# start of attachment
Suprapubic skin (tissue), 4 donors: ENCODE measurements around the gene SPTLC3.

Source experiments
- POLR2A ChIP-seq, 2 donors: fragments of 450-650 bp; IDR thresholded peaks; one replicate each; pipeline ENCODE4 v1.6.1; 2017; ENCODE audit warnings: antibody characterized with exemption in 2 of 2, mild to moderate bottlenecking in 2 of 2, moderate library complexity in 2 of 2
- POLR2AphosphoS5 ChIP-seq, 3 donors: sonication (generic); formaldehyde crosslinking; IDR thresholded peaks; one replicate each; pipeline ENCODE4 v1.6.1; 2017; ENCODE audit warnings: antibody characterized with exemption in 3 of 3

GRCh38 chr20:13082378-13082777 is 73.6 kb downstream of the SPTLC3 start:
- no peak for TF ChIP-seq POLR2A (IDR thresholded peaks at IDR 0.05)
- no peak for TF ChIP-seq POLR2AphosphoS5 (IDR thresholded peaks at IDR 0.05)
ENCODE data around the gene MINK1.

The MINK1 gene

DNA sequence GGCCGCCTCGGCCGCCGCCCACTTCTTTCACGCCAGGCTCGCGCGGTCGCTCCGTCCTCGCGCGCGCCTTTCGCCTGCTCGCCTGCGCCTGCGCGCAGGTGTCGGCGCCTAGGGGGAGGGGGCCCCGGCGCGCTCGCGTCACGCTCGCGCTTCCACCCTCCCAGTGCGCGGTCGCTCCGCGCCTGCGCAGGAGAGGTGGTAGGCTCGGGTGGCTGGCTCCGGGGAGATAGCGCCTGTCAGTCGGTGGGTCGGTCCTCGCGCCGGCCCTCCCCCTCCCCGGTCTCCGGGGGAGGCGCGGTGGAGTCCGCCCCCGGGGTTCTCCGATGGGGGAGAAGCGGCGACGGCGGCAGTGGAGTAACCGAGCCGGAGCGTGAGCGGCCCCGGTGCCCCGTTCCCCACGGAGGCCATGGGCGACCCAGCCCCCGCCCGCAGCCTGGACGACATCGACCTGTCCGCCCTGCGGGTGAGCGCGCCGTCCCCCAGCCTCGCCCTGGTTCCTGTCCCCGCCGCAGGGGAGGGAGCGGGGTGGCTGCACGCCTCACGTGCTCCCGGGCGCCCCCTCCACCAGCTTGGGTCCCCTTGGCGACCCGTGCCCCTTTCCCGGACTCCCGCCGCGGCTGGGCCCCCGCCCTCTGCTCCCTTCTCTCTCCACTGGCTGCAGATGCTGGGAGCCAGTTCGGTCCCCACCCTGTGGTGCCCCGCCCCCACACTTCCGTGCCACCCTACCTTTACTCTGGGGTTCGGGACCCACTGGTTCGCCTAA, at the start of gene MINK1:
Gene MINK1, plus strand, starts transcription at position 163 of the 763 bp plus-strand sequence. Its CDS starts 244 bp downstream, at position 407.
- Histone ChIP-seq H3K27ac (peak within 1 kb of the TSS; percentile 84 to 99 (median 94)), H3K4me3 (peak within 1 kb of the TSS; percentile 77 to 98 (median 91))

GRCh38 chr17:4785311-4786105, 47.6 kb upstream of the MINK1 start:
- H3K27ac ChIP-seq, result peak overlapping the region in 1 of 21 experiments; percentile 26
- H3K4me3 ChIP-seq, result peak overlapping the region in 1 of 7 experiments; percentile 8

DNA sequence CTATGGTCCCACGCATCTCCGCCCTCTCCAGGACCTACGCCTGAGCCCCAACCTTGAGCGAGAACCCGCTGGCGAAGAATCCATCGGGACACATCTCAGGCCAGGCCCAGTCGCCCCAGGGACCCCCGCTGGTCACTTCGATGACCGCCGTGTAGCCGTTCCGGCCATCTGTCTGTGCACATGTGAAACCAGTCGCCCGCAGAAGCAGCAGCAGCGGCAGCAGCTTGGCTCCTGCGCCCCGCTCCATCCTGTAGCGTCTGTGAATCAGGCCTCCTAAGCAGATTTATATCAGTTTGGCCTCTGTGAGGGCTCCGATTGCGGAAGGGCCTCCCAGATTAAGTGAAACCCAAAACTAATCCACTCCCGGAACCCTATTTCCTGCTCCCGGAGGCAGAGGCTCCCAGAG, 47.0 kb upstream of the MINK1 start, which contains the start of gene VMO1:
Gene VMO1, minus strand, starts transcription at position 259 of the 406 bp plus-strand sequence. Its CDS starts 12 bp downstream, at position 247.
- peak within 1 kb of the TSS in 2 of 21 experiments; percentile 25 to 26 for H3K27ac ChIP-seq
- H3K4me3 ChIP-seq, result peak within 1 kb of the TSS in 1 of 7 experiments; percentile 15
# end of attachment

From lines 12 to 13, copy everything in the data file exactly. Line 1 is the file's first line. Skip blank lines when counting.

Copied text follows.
- Histone ChIP-seq H3K27ac (peak within 1 kb of the TSS; percentile 84 to 99 (median 94)), H3K4me3 (peak within 1 kb of the TSS; percentile 77 to 98 (median 91))

GRCh38 chr17:4785311-4786105, 47.6 kb upstream of the MINK1 start: